A Zizekian look at the GFC
21/01/2014 § 3 Comments
A bit gauche, perhaps, but I’m going to point you to an article I had published at the end of last year. It is my attempt to grapple with economics and the global financial crisis. Because of the nature of the explanation, it appeared in the International Journal of Zizek Studies.
The content will be familiar to regular readers of this blog — Zizekian philosophy and Lacanian psychoanalysis can help explain the economy. Given that it’s an article and not a post, it works through the arguments more fully and with better references.
The work started with two things I couldn’t understand:
- why were reputable economists and economics commentators spouting nonsense about the GFC? I don’t mean different interpretations of facts, or bringing different sets of values/preferences to bear on the evidence. I mean relying ‘evidence’ that was not true, developing explanations based on falsehoods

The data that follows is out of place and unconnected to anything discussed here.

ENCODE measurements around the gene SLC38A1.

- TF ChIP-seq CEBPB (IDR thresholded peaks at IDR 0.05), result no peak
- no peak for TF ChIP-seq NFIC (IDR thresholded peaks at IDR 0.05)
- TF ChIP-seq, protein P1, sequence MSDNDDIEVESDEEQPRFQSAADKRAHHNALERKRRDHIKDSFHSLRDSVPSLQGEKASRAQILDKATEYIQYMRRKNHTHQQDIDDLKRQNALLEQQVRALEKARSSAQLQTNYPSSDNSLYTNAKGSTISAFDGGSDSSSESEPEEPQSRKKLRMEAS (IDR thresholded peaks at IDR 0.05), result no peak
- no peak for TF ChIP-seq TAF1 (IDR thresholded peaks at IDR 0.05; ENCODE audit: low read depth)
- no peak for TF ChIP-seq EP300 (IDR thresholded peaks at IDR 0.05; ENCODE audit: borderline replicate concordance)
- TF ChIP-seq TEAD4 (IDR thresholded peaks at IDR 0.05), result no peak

- why weren’t more economists concerned about the fraud revealed by investigations into the GFC? It seemed like the central players in the economy were cheating, brought down the economy, and then imposed the costs on other people.
A brief bit from the article:
In the response to the GFC, mainstream economic theory has acted as a prop or a magician’s wand, to be waved around as a distraction. What happened in the actual economy represented a turning away from standard, textbook capitalism, based on the idea of capital as a factor of production. Owners of capital should receive returns – get paid – because they own that capital. In addition, the more they take risks with that capital, the more they should be rewarded when they are successful. First, the fundamental principles of ownership and contract were replaced by a focus on smooth functioning of bureaucratic process. Secondly, the financial sector was able to decouple risk from reward; reward for taking risks no longer describes the origin of returns to capital.
Let me know what you think.